I remember the day Rena grounded.

Officials sent a short statement to the newsroom about 8.30am. Hours later, I was in the air flying over the broken cargo ship, watching oil spread out from Astrolabe Reef.

It is a sight seared into my memory. But five years on, it seems to me many people have forgotten about Rena. The owner and insurer spent money cutting the rusting wreck down to 1m below waterline and, in my view, the saying "out of sight, out of mind" fits well.

But it shouldn't.

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Rena was one of New Zealand's worst maritime disasters and should never have happened.

As the days following the ship's grounding unfolded, so did its impact on the community.

People grabbed buckets and spades from home and began cleaning up the thick, tar-like globules that washed ashore, frustrated at what they perceived to be a lack of action from authorities.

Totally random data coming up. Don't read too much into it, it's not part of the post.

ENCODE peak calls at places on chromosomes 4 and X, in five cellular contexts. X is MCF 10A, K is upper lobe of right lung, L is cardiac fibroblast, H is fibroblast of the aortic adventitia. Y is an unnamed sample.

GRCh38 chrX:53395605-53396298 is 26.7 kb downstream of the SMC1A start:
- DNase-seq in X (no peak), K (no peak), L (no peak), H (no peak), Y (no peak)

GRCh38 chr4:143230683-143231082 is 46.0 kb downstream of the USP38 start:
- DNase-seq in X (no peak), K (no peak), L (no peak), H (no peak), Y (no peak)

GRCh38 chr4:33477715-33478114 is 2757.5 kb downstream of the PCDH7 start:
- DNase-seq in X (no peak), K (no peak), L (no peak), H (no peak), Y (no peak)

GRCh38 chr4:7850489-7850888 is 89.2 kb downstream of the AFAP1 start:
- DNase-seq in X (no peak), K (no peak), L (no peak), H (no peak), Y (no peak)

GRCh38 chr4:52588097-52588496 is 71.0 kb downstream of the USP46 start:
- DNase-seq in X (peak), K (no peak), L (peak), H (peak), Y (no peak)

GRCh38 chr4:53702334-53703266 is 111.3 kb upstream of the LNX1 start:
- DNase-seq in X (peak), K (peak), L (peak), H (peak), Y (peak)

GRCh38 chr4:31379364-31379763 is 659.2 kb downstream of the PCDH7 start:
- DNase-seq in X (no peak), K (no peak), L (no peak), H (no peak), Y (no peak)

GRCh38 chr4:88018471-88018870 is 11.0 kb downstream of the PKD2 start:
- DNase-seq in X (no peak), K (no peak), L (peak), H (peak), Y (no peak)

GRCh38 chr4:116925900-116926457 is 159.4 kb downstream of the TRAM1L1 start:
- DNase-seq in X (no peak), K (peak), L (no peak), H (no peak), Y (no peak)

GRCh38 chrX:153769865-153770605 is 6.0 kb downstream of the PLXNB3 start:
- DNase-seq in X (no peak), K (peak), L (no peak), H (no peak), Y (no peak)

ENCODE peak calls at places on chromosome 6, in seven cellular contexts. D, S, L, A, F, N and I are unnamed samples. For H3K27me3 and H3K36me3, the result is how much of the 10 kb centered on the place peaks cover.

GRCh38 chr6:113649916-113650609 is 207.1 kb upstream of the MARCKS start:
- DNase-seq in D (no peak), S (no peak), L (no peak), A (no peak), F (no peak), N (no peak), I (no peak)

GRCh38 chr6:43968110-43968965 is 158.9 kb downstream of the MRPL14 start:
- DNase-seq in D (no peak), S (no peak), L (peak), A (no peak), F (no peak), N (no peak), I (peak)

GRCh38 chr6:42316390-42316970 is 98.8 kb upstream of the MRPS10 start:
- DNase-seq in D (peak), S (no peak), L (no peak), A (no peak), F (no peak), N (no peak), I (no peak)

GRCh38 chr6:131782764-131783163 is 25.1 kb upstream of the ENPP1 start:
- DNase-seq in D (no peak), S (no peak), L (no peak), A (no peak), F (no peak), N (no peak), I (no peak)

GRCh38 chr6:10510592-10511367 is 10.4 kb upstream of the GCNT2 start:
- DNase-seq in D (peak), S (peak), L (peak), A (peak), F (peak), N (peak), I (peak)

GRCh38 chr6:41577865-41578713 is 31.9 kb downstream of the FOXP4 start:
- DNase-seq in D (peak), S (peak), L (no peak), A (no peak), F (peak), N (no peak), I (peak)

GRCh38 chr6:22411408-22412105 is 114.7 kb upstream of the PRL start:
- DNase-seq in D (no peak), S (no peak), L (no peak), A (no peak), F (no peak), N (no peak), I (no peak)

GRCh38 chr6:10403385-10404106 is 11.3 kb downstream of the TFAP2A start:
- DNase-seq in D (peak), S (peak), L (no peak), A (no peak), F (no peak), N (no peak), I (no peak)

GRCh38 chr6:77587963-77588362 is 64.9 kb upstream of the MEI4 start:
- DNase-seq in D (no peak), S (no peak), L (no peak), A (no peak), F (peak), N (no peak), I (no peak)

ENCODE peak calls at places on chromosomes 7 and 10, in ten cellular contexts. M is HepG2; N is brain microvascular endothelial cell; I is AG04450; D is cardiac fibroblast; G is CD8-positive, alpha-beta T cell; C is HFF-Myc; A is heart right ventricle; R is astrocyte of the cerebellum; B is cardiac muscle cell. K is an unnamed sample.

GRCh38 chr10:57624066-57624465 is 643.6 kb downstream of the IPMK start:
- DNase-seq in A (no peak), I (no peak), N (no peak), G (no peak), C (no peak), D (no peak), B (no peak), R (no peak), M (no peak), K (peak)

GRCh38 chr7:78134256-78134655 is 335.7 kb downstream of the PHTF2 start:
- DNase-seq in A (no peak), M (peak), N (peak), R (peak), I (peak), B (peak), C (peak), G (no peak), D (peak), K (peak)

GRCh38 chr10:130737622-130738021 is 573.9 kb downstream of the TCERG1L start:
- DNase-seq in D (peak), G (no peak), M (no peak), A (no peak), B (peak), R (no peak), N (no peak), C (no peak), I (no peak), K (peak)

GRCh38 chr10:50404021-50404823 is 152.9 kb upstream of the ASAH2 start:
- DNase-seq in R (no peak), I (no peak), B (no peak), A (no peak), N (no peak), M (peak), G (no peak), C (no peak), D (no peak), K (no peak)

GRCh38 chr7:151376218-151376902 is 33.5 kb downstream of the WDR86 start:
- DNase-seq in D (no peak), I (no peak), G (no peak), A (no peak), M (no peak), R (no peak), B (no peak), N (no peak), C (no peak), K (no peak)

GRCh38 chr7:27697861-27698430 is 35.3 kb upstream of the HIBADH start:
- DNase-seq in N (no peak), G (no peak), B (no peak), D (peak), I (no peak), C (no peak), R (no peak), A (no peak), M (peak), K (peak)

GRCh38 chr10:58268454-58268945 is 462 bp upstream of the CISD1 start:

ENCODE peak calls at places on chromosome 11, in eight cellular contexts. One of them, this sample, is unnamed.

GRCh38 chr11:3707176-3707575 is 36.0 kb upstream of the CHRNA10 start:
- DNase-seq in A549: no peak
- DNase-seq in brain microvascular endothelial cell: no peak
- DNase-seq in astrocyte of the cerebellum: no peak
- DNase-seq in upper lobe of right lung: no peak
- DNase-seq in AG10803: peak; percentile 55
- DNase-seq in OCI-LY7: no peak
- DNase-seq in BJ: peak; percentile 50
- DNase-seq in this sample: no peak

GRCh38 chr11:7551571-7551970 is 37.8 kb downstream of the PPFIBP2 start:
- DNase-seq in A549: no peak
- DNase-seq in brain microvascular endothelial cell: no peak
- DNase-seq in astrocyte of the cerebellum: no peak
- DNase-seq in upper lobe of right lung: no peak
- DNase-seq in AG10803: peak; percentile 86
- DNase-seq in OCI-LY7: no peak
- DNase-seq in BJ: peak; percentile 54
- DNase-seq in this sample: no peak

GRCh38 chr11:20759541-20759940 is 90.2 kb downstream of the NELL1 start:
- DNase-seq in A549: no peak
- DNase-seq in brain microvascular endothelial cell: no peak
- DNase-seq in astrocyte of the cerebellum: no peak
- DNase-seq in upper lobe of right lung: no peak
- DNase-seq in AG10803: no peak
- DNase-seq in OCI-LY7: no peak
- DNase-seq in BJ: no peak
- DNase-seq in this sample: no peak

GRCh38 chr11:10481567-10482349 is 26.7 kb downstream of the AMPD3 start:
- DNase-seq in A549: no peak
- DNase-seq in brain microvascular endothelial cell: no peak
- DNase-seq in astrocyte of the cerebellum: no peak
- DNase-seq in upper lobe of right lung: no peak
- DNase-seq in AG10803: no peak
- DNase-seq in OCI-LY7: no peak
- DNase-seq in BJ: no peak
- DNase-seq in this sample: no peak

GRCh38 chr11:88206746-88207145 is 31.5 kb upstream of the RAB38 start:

The group of volunteers grew to a dozen, to 50, and to hundreds within hours. As the black waves washed up, more volunteers in white coveralls responded. The sight of them covering the shoreline is one I will never forget.

They were heroes. But it was heartbreaking at the same time.

The people of Motiti Island were among the worst affected. Their entire shoreline and daily food source was blanketed in thick, black oil.

All they wanted was for the ship to be removed. But they never got that wish.

Instead, the Rena broke in two and the stern sank even further on the reef. Any potential removal of the wreck is dangerous, if at all possible.

I always believed the ship should be removed. If salvagers can successfully remove the Costa Concordia, which ran aground in Italy in January 2012, why couldn't that have happened with Rena?

We can't change the past. But we can learn from it and be better prepared in future.

We need a better response plan should another disaster like this ever happen.

I can only hope this lesson has been learned by organisations in positions of power.